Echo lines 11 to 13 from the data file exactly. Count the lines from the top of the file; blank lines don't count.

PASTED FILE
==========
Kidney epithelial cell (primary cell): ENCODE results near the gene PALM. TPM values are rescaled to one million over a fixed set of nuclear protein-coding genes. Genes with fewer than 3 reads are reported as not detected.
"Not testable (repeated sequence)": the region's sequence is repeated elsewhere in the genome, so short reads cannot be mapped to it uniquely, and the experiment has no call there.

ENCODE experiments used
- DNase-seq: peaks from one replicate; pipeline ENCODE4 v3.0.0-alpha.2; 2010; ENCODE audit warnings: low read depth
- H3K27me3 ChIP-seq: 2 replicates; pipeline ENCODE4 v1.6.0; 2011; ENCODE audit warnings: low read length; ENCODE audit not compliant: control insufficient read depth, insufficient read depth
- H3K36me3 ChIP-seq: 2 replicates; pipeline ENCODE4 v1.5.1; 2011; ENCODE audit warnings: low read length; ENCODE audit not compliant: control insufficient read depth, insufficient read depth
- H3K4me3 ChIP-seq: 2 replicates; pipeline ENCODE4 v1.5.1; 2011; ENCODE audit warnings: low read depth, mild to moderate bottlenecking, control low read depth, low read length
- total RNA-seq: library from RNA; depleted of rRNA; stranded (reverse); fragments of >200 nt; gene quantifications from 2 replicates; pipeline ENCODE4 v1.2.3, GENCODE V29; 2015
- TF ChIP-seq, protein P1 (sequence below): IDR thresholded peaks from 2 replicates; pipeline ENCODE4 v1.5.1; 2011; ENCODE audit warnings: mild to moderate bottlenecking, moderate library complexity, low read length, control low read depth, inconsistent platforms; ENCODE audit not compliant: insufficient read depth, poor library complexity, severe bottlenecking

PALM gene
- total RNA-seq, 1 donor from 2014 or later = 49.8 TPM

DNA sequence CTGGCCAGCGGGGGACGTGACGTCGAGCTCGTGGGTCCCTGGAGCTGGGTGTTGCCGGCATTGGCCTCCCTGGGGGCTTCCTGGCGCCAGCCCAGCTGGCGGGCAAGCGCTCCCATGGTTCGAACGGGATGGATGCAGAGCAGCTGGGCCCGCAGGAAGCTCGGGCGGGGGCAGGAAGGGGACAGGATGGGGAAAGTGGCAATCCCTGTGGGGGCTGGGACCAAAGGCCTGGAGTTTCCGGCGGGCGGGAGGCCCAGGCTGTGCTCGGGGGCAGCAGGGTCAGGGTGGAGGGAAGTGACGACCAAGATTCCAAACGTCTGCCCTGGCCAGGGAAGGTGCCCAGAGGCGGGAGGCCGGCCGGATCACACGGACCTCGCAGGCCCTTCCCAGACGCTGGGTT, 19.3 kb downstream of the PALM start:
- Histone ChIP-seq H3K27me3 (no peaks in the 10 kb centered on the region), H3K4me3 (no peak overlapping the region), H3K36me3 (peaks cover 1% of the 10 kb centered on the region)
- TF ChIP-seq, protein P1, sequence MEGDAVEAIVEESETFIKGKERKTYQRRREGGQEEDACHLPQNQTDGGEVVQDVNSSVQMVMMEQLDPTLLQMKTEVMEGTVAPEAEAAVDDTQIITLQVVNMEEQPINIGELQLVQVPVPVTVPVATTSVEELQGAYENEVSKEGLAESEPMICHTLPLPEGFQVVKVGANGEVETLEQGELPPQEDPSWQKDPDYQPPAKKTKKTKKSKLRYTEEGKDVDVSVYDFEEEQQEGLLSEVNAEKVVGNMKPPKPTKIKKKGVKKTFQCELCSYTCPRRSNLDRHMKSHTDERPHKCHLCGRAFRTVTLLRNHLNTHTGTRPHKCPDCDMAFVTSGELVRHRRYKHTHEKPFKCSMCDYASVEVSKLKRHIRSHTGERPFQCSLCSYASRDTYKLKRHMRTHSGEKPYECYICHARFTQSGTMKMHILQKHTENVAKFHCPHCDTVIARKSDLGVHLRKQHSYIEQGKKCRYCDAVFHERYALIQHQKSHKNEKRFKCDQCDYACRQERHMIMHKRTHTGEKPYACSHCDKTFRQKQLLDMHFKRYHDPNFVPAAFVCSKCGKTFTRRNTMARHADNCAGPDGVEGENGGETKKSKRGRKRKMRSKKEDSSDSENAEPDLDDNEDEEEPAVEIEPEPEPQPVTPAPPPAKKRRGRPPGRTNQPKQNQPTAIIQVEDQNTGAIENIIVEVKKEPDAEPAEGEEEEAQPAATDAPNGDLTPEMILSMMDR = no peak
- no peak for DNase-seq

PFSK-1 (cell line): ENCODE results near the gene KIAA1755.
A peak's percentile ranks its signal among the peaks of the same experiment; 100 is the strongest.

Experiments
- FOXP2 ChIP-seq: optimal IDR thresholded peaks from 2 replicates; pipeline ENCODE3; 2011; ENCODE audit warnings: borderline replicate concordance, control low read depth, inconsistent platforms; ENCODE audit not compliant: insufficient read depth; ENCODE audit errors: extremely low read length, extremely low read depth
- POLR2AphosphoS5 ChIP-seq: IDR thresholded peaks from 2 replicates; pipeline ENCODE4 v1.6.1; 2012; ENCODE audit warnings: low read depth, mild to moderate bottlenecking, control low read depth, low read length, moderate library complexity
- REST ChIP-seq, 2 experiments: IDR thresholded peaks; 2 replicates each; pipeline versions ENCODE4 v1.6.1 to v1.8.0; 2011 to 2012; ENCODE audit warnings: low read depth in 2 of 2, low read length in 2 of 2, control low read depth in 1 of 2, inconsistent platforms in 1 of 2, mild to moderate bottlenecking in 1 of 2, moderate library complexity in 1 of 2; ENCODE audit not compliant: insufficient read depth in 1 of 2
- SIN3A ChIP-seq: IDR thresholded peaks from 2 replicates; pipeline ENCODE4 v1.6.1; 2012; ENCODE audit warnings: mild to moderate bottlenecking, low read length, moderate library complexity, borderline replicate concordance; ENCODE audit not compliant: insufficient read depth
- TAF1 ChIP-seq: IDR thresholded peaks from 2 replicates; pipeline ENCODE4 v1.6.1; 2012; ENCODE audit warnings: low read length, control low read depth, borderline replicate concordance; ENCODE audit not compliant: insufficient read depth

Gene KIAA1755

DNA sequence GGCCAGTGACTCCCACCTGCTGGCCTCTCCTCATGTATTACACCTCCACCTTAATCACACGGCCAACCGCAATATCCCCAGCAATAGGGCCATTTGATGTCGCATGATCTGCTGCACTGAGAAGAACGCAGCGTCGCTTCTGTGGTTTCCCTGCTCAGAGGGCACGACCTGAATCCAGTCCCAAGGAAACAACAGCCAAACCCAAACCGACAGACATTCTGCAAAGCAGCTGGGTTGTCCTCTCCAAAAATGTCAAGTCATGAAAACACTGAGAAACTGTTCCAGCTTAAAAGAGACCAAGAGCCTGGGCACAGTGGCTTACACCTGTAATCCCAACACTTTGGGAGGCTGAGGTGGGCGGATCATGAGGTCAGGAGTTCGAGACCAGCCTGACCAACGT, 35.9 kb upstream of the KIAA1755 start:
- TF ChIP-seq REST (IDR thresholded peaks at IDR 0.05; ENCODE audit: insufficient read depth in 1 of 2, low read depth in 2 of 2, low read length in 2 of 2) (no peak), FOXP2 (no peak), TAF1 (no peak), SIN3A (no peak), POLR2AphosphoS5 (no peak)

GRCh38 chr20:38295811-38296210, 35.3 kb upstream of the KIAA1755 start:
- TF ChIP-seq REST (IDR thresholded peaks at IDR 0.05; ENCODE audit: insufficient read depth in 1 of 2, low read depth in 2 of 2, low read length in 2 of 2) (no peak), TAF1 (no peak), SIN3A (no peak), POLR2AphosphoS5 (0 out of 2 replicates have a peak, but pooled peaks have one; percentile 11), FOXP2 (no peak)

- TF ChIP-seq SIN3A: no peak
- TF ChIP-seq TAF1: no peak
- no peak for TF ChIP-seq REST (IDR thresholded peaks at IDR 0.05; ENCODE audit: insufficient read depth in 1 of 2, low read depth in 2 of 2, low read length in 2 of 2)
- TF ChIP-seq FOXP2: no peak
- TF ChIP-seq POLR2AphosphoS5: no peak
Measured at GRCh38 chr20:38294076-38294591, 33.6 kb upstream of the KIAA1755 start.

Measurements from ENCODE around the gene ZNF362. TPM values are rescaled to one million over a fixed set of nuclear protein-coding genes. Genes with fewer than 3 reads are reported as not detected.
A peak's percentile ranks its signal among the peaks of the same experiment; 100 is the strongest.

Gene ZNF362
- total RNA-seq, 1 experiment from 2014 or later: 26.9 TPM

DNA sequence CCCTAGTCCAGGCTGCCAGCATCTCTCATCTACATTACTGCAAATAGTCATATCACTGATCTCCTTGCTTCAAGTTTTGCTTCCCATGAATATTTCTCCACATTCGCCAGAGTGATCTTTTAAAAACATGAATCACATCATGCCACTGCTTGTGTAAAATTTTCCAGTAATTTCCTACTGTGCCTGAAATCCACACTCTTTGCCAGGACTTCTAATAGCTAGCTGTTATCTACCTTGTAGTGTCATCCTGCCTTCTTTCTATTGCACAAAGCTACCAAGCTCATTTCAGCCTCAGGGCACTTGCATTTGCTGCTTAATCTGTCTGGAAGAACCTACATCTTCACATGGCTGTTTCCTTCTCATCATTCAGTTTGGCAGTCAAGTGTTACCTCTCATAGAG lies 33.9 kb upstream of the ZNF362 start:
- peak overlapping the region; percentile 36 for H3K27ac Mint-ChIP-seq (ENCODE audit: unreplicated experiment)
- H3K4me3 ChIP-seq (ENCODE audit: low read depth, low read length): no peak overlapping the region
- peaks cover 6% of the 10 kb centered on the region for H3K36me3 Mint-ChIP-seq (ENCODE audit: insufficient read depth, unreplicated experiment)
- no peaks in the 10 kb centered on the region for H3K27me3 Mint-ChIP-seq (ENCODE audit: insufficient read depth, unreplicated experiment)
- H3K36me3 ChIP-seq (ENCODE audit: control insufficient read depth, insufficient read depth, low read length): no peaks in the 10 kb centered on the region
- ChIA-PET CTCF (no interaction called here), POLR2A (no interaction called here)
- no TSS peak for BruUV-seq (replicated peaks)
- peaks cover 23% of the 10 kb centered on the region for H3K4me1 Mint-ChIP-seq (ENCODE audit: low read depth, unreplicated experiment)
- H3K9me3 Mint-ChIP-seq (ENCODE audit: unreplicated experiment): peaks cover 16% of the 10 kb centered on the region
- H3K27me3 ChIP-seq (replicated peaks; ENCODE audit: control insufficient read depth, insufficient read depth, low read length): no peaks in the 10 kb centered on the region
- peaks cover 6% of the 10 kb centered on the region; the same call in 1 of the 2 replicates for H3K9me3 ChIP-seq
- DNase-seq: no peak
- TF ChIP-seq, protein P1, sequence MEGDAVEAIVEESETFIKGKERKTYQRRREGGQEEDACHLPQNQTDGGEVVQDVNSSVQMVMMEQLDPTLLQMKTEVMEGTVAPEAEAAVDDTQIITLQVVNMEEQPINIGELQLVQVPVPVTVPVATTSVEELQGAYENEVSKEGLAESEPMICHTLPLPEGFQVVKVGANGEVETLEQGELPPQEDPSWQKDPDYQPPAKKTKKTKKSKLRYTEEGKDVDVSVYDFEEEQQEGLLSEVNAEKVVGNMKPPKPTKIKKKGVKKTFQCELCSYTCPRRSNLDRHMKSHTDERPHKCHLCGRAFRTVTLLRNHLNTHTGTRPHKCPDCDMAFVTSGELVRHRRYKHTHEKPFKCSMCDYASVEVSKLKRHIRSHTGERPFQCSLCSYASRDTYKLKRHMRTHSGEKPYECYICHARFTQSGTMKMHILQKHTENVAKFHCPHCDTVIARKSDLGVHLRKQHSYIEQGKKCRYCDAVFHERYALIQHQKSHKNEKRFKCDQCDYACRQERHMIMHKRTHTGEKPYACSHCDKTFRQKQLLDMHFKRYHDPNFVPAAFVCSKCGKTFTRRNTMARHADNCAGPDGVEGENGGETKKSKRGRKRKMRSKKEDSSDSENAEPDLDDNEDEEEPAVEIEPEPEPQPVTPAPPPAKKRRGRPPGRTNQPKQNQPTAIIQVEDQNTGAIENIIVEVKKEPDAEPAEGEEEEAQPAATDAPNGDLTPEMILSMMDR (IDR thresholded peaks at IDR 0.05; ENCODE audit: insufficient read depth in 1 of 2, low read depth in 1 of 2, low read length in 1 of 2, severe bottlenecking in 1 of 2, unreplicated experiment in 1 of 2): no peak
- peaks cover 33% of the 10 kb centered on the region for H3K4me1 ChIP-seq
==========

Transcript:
- total RNA-seq, 1 donor from 2014 or later = 49.8 TPM

DNA sequence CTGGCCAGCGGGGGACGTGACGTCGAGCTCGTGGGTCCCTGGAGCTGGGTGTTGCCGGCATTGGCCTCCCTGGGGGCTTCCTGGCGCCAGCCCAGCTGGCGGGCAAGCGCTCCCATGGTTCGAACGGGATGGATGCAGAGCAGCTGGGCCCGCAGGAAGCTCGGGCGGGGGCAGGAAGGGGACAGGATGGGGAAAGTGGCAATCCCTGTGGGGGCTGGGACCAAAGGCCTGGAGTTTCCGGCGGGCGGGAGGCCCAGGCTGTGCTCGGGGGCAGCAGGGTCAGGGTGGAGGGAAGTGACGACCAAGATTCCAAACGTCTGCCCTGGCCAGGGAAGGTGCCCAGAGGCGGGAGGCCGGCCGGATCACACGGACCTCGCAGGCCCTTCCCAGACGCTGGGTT, 19.3 kb downstream of the PALM start:
- Histone ChIP-seq H3K27me3 (no peaks in the 10 kb centered on the region), H3K4me3 (no peak overlapping the region), H3K36me3 (peaks cover 1% of the 10 kb centered on the region)